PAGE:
I had a great bit of fun last week on my last night in the A&E department. If there’s one thing I’ve learnt over the years of being admitted to hospital, it’s to use humour to get through difficult situations. This time, it really helped me through a potential emotional meltdown. I won out in the end too!
Those of you who’ve read this blog before, will know that I have a past history of MRSA infection and although I am clear of this horribly resistant bacteria, I’m still regularly stigmatised by it when in hospital. On this occasion, on admission to A&E, I was carefully questioned about my MRSA status and swabs were taken for analysis. A very kind ward manager found me a bed rather than a trolley and it was pushed into a little side room to ‘protect’ the other patients in case the swabs came back MRSA positive.
The side room had four walls, a bed, one chair and a door. No television, nothing. No en suite either which means that potentially infective patients use the same facilities as everyone else. As I was only a ‘suspected’ carrier of MRSA, no restrictions were placed on my movements around a very busy A&E department. On the third night, I came out of the side room to find a new sign on the door… “Do not enter, please contact staff desk first”. My immediate reaction to this was “Help! My swabs must have come back positive”. I went back into the room and lay down on the bed in despair. That’s when the fury hit. “How dare they put up this sign without first informing me of a change in status!”. I was tired and in danger of losing my cool. Humour was called for. I sat up and carefully made a sign which proclaimed “Enter at own risk, I bite!” and using a sticking plaster from my handbag, I stuck it to outside of the door below the other sign. About 30 mins later, a night nurse stormed into the room and asked if I was responsible for the sign. I smiled back at her cheekily and replied, “two can play at your game you know. Nobody consulted me about the restrictions placed so I didn’t consult you”. I demanded to know if my MRSA status had changed. She replied that it hadn’t and admitted that they were playing safe. She then left the room clearly annoyed. I chuckled to myself in victory.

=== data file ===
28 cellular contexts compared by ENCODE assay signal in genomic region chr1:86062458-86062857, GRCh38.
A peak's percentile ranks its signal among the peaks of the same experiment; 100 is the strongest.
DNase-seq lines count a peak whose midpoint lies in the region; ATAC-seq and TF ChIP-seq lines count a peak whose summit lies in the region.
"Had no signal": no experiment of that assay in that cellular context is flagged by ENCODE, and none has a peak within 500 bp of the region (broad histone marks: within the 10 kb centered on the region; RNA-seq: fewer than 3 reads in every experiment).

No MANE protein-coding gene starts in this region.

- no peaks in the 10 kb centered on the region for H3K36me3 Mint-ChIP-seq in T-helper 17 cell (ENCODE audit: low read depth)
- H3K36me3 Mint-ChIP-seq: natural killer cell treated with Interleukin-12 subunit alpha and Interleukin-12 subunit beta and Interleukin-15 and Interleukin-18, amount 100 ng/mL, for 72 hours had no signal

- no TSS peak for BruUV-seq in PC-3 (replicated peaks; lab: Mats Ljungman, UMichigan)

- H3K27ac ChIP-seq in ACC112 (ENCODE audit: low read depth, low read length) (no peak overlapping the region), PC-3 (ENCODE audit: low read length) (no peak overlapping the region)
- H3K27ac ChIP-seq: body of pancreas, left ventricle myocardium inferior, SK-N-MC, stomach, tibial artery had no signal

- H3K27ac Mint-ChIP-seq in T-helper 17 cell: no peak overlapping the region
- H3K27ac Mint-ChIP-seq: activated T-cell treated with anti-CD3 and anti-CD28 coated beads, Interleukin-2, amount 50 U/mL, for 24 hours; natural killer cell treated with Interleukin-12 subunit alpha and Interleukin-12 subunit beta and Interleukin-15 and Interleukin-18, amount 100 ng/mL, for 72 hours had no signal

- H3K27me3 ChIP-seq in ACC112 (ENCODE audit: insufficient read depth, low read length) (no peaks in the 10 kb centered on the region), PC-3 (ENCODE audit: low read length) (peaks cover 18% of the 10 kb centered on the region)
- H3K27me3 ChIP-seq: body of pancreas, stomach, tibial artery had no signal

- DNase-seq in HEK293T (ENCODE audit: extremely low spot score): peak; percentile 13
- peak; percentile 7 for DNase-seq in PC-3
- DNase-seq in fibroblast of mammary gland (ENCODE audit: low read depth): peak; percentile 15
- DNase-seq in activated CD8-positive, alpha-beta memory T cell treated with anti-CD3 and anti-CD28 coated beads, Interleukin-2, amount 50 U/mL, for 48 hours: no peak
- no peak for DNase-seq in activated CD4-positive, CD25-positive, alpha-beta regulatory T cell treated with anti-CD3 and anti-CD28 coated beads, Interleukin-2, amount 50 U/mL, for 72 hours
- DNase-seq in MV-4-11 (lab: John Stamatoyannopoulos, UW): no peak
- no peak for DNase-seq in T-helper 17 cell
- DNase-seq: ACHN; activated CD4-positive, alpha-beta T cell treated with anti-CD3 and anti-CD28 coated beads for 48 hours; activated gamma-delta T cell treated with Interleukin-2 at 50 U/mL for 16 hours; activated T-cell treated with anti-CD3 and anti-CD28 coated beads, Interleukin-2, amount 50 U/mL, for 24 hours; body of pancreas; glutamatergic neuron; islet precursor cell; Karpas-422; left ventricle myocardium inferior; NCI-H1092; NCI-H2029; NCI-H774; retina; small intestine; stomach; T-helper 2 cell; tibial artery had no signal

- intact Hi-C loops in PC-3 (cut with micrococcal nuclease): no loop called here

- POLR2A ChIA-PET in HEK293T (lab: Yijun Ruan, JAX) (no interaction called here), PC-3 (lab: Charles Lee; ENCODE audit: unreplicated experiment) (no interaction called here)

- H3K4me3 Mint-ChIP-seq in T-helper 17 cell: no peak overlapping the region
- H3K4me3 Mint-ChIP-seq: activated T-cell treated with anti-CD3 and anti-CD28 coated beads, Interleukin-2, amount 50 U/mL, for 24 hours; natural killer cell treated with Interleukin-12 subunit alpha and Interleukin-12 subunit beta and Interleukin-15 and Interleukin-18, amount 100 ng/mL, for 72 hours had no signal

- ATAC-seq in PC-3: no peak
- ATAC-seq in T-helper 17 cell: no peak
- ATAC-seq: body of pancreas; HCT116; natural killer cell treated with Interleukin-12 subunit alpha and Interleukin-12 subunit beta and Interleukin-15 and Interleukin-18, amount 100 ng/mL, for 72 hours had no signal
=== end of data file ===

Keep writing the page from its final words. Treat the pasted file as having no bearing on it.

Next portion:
Shortly afterwards, she returned with a smile. “You win”, she said. We’ve taken both signs down now”.
The following morning, I left the room briefly and on my return, my bed and all my belongings had disappeared. Nobody could tell me what was going on but I was hopeful it might be a sign I was about to be transferred to a ward. Another patient was wheeled into the side room and my bed was eventually found in the middle of the department, lined up with trolleys all groaning with patients. Later that day, I was informed that I was to be moved to a ward and as you can imagine, this news came as a huge relief.
The swab reports came back negative on my fourth day in the hospital. Phew! If I’d tested positive, it would’ve compromised my treatment and also meant that I’d been infective to others in the hospital, for a full four days. Countries like Holland, which has brought MRSA contamination under control in the hospitals, must laugh so hard at the Irish interpretation of infection control.